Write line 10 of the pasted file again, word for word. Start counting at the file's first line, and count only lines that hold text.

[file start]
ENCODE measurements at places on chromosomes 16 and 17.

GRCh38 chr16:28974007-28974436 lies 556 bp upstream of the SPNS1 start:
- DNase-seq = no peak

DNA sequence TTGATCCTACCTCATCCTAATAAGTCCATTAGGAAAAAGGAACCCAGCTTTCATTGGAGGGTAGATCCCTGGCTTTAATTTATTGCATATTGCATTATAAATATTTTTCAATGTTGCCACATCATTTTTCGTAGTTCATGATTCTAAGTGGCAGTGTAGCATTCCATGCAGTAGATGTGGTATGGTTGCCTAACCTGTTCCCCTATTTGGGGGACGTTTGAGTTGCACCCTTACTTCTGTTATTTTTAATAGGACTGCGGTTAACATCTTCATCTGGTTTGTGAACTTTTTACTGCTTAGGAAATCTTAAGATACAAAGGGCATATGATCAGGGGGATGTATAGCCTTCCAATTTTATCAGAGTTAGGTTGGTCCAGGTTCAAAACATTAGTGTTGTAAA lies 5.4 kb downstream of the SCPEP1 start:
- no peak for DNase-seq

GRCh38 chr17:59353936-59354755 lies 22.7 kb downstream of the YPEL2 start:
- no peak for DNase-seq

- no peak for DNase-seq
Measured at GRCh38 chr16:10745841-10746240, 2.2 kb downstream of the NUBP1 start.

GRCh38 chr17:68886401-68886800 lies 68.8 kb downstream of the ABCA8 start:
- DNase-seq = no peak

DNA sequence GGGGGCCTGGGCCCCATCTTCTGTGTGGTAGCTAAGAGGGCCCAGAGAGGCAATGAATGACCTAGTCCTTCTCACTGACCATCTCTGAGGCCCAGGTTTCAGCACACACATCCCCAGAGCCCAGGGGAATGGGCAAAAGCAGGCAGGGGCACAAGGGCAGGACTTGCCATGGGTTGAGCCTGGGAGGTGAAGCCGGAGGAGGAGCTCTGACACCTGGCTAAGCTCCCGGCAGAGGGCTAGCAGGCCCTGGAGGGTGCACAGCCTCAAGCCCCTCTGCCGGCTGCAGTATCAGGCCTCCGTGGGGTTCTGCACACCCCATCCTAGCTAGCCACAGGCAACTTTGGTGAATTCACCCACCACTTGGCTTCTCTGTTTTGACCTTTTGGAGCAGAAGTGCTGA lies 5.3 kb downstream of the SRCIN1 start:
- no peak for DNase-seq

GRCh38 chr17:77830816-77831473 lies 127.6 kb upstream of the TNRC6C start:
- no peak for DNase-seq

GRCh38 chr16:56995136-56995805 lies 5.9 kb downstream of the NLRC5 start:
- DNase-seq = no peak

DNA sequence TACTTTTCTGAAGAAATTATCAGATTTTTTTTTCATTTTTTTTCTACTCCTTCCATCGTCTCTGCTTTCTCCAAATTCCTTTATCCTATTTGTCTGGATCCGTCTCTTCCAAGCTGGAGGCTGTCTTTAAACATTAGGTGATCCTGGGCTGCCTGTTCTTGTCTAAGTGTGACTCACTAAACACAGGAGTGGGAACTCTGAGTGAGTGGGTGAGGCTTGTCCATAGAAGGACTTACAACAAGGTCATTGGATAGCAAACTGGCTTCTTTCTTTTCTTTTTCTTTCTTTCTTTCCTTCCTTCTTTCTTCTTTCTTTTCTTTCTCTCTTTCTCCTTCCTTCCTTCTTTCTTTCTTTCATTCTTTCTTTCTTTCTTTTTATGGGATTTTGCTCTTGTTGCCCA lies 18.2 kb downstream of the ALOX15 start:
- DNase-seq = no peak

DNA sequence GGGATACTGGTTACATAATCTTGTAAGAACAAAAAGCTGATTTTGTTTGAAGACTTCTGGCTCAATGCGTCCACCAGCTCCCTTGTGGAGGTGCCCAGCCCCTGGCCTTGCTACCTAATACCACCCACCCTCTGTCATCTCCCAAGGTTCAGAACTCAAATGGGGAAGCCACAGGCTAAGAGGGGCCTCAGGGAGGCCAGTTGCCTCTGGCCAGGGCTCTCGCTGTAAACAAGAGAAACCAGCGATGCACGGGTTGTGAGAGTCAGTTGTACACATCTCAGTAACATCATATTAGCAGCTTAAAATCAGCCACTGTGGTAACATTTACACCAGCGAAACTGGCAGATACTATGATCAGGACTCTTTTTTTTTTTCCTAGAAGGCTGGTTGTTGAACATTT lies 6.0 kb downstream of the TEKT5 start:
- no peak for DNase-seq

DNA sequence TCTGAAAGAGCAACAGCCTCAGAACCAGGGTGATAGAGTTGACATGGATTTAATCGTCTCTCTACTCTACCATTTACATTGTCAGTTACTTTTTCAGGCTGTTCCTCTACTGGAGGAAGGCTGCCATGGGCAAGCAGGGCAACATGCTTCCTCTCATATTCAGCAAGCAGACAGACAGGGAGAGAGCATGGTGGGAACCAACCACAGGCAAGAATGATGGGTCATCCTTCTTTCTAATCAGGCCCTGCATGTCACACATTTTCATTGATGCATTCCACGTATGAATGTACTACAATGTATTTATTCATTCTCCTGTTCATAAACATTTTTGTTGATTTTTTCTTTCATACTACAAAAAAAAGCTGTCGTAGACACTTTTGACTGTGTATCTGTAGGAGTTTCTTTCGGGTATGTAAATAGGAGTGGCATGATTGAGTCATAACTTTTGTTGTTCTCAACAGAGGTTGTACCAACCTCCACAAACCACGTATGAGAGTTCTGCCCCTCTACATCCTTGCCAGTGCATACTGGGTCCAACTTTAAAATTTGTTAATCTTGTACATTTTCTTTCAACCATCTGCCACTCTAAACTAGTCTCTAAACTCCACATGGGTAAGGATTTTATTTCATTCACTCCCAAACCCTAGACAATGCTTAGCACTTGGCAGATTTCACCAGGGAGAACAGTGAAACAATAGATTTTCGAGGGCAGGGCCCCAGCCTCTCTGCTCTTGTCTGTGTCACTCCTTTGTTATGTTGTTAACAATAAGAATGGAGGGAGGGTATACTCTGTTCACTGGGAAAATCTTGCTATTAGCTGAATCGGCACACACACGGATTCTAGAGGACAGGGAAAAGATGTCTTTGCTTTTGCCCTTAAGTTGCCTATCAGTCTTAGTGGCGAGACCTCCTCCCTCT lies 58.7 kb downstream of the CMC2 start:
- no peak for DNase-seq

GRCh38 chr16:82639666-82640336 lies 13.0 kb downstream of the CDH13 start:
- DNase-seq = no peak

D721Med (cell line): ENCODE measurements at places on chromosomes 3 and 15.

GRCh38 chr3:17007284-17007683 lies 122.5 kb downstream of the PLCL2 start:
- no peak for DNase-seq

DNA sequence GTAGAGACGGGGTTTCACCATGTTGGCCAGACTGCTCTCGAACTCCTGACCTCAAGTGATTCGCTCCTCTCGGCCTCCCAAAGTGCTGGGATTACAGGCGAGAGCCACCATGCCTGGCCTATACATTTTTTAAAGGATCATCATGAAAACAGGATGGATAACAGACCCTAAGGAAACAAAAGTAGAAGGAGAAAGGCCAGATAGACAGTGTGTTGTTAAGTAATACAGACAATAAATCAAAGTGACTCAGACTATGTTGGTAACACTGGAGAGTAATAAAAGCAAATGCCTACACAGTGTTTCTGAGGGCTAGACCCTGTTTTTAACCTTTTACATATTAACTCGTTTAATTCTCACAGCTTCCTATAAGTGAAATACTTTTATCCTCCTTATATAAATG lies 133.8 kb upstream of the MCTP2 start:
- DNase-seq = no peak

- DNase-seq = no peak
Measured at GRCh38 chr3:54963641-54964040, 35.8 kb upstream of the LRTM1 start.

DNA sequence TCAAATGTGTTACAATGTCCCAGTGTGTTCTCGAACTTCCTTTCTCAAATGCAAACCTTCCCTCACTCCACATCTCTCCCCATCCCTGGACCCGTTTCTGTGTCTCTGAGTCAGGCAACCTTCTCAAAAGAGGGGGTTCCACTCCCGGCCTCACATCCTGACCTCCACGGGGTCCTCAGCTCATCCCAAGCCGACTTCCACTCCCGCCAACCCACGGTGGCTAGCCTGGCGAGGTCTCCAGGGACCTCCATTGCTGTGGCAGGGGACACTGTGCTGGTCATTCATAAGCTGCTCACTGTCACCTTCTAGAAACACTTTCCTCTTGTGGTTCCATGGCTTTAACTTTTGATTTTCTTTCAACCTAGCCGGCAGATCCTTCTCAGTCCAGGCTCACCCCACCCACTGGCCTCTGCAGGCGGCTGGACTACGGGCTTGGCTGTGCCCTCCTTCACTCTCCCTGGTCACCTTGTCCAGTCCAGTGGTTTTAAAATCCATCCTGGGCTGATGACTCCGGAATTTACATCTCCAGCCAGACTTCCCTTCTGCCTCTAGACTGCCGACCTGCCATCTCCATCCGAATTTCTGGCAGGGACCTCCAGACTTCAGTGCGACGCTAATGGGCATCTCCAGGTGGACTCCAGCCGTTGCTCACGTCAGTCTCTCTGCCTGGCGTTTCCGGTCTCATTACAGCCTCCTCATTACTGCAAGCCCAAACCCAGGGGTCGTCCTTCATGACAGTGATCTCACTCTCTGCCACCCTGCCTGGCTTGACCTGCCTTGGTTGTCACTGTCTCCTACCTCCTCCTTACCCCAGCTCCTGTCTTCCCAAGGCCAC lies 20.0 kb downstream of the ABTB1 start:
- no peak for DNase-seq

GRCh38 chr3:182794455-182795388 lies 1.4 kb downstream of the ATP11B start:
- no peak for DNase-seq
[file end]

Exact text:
GRCh38 chr17:68886401-68886800 lies 68.8 kb downstream of the ABCA8 start: